The fact that Colby has bought them and is embarking on a long-term partnership with the city and business leaders to help make the downtown more vibrant is exciting, she said.


“It’s a dream come true for Waterville,” she said. “I think this will add some energy to downtown. The goal is to have people living downtown and working in downtown, and Colby’s really coming in and giving us the ability to make that happen.”

She noted that when Greene was executive vice president at the University of Chicago, he headed a similar $250 million community redevelopment effort, revitalizing a blighted retail district north of campus.

“The president has really stepped up to not just talk the talk — he’s really walking the walk,” Bushee said.

She said he has flown in architects to attend the steering committee meetings.

“We’ve been meeting with them and they’ve shown us what can be done,” she said. “Before Colby came into the picture, it was fantasy and daydreaming and wish list.”

Bushee echoed Jackson and Isgro’s comments that while a lot of great ideas are being discussed, nothing is yet cast in stone.


“It’s amazing. It really is,” Bushee said. “I can’t tell you how amazing this process has been. It’s really exciting. It’s going to change the whole dynamic of downtown.”

In Greene’s inaugural address at Colby last year, he vowed to help revitalize Waterville’s historic center, emphasizing the importance of Colby’s 200-year partnership with Waterville.

“The ingredients are here for a renaissance of this proud city, and Colby College should partner with and support local leaders to accelerate the pace of improvements and stimulate economic growth and prosperity,” Greene said during the address.

In a prepared statement Wednesday, Greene said, “We feel extremely fortunate to be partnering with the city and business community to stimulate immediate economic activity and help contribute to Waterville’s long-term growth and prosperity.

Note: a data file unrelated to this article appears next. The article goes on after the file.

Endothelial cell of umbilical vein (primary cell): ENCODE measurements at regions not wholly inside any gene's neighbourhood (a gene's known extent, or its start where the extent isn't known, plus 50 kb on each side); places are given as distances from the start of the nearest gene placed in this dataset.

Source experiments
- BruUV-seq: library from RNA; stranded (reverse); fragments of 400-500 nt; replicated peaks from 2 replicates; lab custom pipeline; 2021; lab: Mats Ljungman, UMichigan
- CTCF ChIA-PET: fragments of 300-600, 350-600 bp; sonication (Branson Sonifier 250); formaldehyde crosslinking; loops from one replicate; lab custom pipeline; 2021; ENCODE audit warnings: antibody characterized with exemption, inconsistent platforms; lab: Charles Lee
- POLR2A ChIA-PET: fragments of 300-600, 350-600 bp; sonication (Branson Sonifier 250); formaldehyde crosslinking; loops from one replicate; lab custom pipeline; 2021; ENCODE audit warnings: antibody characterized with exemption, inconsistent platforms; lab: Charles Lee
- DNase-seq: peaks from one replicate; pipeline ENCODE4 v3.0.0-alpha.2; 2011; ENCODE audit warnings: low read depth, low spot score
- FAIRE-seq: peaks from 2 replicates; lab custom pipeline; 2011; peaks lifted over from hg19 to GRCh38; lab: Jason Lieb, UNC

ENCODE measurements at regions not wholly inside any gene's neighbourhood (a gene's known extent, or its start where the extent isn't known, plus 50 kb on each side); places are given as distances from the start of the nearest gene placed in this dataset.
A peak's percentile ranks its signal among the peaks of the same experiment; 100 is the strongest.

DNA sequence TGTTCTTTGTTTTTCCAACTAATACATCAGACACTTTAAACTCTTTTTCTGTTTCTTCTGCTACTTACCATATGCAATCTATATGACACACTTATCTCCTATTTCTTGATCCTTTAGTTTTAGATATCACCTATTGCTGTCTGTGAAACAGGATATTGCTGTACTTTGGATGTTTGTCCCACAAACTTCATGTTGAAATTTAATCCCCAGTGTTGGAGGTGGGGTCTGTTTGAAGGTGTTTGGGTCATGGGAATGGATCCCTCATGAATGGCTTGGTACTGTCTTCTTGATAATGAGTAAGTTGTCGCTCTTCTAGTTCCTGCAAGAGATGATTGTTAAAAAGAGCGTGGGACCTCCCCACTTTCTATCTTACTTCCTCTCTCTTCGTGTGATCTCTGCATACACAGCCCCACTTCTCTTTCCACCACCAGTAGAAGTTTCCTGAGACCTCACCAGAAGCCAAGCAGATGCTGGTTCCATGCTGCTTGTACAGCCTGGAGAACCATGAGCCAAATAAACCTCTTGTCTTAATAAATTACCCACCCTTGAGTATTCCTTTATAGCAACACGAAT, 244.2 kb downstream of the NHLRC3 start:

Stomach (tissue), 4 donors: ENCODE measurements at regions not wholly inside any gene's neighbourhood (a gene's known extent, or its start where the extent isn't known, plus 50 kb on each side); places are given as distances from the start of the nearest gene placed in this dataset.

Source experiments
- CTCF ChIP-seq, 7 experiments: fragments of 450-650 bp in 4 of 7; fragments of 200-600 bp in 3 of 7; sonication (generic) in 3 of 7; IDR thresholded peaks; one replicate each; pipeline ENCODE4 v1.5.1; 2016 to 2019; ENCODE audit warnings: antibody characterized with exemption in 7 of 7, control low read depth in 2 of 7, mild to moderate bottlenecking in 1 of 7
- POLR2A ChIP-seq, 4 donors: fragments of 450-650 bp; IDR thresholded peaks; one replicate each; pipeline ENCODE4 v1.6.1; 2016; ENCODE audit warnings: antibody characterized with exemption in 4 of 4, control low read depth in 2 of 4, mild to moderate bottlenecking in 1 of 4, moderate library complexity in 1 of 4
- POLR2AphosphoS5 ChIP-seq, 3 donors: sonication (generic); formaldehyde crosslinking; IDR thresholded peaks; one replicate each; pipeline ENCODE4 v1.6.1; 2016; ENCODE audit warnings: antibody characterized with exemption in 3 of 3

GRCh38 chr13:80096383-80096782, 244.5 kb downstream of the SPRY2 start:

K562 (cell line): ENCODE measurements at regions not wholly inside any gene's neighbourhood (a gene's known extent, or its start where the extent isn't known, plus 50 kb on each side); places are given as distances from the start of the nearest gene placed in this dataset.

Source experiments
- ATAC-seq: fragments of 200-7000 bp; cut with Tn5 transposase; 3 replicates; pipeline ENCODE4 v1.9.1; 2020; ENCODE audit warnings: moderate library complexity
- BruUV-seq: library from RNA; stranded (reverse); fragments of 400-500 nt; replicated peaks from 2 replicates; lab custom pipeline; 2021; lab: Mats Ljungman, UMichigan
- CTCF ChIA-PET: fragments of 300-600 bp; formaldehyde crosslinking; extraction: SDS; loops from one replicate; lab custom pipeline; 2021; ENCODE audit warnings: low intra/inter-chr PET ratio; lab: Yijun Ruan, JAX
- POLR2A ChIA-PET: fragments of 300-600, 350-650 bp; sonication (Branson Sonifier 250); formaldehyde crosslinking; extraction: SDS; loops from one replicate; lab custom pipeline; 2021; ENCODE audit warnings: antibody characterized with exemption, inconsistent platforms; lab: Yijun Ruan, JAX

“The acquisition of these properties is one step in a larger plan that we’ve been developing with city leaders to support local businesses as well as to encourage new commercial and residential activity downtown,” he said. “We share a view with the business and civic community that Waterville is poised to once again become a great destination in central Maine, and Colby is pleased to be a significant investor in that future.”



Steering committee member Kimberly Lindlof, who is also president and chief executive officer of the Mid-Maine Chamber of Commerce, said Wednesday that she and others are thrilled about the investment Colby is making in the downtown and about the potential integration of students and faculty into the downtown business community.

“It’s exciting for the businesses that are downtown because hopefully it’ll invigorate the businesses even more and strengthen the connectivity between the college and the city of Waterville, the citizens and business owners,” she said.

Waterville Main Street Executive Director Jennifer Olsen said that when she first came to Waterville in the role of executive director, the Levine’s and Hains buildings were high on the list of priorities as downtown property that needed attention. The city’s comprehensive plan stated that improving the buildings would make a big difference to the downtown and how people feel about it, she said.

“Certainly, this is a Main Street director’s dream come true because it has been such a priority,” she said.

Steering committee members include former Waterville mayor and Colby graduate Karen Heck, Hathaway developer Paul Boghossian, and Shannon Haines, who now is Maine Film Center director, as well as director of the Maine International Film Festival.

The group has talked about how to build on the strengths already in place in the city, including the Waterville Opera House, Common Street Arts, Railroad Square Cinema, the Maine International Film Festival and the Colby Museum of Art, members said. They discussed the importance of stimulating activity on Main Street, having more people living downtown and having a small hotel that enable visitors to stay downtown, shop there and eat in the restaurants. Discussions will continue, according to Jackson.


“We’re going to be constantly looking at this, assessing things and moving forward accordingly,” she said.

Colby also has been involved in recent months with helping the city study traffic and pedestrian options for the intersection of Spring, Water, Main and Bridge streets, which is near the Levine’s building. One possibility includes turning it into a roundabout-type intersection with grassy space at the center.

Meanwhile, Colby officials hope others will follow suit in helping the historic city center grow and thrive, according to Jackson.

“We hope that this activity will inspire others to want to invest in Main Street and be part of this,” she said.

Amy Calder — 861-9247

[email protected]

Twitter: @AmyCalder17